VS.

Poll vs. Ping

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Pollnoun

A survey of people, usually statistically analyzed to gauge wider public opinion.

Pingnoun

A high-pitched, short and somewhat sharp sound.

‘My car used to make an odd ping, but after the last oil change it went away.’;

Pollnoun

A formal election.

‘The student council had a poll to see what people want served in the cafeteria.’;

Pingnoun

(submarine navigation) A pulse of high-pitched or ultrasonic sound whose echoes provide information about nearby objects and vessels.

‘The submarine sent out a ping and got an echo from a battleship.’;

Pollnoun

A polling place

‘The polls close at 8 p.m.’;

Pingnoun

(networking) A packet which a remote host is expected to echo, thus indicating its presence.

‘The network is overloaded from all the pings going out.’;

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Pollnoun

The head, particularly the scalp or pate upon which hair (normally) grows.

Pingnoun

An email or other message sent requesting acknowledgement.

‘I sent a ping to the insurance company to see if they received our claim.’;

Pollnoun

(in extended senses of the above) A mass of people, a mob or muster, considered as a head count.

Pingnoun

(networking) Latency.

Pollnoun

The broad or butt end of an axe or a hammer.

Pingnoun

(WMF jargon) A notification.

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Pollnoun

The pollard or European chub, a kind of fish.

Pingverb

To make a high-pitched, short and somewhat sharp sound.

‘My car was pinging until my last oil change.’;

Pollnoun

A pet parrot.

Pingverb

(submarine navigation) To emit a signal and then listen for its echo in order to detect objects.

Pollnoun

One who does not try for honors at university, but is content to take a degree merely; a passman.

Pingverb

(networking) To send a packet in order to determine whether a host is present, particularly by use of the ping utility.

‘I'm pinging their server.’; ‘The server pings its affiliates periodically.’;

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Pollverb

(transitive) To take, record the votes of (an electorate).

Pingverb

(networking) To send a network packet to another host and receive an acknowledgement in return.

‘I can't ping their server: perhaps it's been switched off.’;

Pollverb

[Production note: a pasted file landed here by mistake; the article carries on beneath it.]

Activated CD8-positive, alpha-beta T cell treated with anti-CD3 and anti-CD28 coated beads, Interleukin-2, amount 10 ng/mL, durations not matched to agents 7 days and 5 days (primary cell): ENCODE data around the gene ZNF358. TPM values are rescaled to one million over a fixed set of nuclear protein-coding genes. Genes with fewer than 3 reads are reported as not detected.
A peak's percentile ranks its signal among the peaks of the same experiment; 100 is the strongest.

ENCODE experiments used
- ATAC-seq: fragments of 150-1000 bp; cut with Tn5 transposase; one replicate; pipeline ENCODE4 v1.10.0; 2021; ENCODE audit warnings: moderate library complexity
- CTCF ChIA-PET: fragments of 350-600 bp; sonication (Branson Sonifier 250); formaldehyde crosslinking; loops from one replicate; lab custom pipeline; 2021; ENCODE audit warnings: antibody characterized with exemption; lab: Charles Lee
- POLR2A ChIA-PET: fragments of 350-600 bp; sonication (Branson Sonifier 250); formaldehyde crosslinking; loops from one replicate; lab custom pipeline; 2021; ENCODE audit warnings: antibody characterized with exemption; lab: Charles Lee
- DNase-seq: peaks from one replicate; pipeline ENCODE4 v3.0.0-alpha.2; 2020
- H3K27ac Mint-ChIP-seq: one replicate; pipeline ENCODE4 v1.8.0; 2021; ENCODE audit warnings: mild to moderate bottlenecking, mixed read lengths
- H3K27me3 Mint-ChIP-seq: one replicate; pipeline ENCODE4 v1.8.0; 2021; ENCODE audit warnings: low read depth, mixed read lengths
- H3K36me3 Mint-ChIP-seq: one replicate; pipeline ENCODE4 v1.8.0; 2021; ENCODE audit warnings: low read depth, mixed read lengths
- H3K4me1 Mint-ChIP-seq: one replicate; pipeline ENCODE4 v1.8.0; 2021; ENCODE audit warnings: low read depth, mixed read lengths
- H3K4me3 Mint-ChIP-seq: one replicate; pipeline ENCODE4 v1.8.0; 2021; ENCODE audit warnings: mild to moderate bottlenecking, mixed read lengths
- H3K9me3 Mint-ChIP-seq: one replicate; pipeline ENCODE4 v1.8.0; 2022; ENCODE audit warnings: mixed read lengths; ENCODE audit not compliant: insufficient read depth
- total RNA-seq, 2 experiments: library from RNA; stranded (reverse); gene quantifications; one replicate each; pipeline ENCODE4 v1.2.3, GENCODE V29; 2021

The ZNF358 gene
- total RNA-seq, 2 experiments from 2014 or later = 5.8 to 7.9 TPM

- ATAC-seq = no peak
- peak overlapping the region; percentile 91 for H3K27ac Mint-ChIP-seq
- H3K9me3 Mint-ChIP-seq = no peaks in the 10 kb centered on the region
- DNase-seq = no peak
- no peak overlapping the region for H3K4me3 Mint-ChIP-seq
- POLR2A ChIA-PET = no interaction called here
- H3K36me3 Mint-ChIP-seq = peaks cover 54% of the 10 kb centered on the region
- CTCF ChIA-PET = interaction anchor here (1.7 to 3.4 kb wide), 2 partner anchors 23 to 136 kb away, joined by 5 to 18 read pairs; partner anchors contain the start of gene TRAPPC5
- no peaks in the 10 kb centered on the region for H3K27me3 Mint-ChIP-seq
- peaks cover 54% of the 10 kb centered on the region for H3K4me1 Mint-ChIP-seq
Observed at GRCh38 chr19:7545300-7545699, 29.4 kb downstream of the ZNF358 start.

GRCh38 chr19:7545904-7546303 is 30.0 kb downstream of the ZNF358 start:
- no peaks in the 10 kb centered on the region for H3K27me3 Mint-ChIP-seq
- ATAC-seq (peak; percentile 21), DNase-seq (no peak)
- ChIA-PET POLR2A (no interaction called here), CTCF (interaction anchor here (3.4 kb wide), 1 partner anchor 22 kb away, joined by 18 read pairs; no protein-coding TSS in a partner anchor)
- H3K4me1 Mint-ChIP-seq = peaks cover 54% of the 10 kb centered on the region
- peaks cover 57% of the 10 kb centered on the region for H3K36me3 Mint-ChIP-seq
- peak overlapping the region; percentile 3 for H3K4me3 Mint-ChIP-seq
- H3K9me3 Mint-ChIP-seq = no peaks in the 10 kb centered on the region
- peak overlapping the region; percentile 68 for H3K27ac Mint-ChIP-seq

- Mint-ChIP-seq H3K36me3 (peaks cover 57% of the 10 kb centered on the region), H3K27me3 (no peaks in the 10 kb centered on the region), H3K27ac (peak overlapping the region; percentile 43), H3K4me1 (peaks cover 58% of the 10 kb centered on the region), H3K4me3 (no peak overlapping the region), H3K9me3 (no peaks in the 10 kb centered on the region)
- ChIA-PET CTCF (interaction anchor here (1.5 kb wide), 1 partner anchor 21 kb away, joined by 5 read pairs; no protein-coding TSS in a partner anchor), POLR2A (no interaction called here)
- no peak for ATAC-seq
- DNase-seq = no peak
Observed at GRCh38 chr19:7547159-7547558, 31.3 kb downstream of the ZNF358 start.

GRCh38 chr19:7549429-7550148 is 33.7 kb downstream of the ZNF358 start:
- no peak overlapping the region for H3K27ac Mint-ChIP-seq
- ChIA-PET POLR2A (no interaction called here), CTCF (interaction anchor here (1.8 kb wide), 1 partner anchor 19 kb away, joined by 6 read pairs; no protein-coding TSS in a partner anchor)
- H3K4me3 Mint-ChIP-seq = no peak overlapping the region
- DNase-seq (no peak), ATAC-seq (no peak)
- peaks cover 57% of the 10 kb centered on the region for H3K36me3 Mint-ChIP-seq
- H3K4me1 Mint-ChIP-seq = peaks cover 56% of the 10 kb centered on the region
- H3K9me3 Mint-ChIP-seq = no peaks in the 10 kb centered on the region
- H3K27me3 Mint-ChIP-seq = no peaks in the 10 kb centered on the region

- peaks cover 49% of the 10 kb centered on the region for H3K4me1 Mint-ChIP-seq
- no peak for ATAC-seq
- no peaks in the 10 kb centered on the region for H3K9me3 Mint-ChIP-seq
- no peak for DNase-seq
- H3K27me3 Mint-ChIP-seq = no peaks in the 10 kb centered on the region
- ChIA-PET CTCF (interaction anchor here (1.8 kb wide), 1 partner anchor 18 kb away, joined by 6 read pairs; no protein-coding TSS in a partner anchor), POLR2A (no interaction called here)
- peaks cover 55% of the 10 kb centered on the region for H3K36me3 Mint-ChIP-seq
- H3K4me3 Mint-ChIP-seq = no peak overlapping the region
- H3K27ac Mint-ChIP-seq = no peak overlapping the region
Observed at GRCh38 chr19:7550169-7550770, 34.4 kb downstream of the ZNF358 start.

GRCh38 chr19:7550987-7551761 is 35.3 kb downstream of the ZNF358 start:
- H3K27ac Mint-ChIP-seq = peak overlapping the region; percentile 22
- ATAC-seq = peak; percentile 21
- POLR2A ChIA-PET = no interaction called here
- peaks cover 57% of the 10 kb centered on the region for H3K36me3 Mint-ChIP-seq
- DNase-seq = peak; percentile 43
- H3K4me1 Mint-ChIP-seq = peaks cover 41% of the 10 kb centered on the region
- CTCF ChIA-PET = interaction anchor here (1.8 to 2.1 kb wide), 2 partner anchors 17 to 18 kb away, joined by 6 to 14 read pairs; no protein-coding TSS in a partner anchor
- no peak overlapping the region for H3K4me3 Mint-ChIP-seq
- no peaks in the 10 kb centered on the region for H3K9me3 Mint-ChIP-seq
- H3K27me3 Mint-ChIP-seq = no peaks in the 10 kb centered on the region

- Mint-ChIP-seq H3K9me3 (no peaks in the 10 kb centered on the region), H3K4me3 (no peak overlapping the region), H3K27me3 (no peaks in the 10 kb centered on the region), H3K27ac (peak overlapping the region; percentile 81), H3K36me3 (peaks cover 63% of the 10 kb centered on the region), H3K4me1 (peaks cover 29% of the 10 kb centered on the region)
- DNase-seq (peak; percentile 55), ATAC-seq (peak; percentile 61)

(transitive) To solicit mock votes from (a person or group).

Pingverb

To send an email or other message to someone in hopes of eliciting a response.

‘I'll ping the insurance company again to see if they've received our claim.’;

Pollverb

(intransitive) To vote at an election.

Pingverb

(colloquial) To flick.

‘I pinged the crumb off the table with my finger.’;

Pollverb

To register or deposit, as a vote; to elicit or call forth, as votes or voters.

‘He polled a hundred votes more than his opponent.’;

Pingverb

To bounce.

‘The ball pinged off the wall and came hurtling back.’;

Pollverb

To cut off; to remove by clipping, shearing, etc.; to mow or crop.

‘to poll the hair; to poll wool; to poll grass’;

Pingverb

To cause something to bounce.

Pollverb

(transitive) To cut the hair of (a creature).

Pingverb

To call out audibly.

Pollverb

(transitive) To remove the horns of (an animal).

Pingverb

(WMF jargon) To send a notification to (another user) when commenting on a public page.

Pollverb

To remove the top or end of; to clip; to lop.

‘to poll a tree’;

Pingnoun

The sound made by a bullet in striking a solid object or in passing through the air.

Pollverb

To (repeatedly) request the status of something (such as a computer or printer on a network).

‘The network hub polled the department's computers to determine which ones could still respond.’;

Pingverb

To make the sound called ping.

Pollverb

To be judged in a poll.

Pingnoun

a river in western Thailand; a major tributary of the Chao Phraya

Pollverb

(obsolete) To extort from; to plunder; to strip.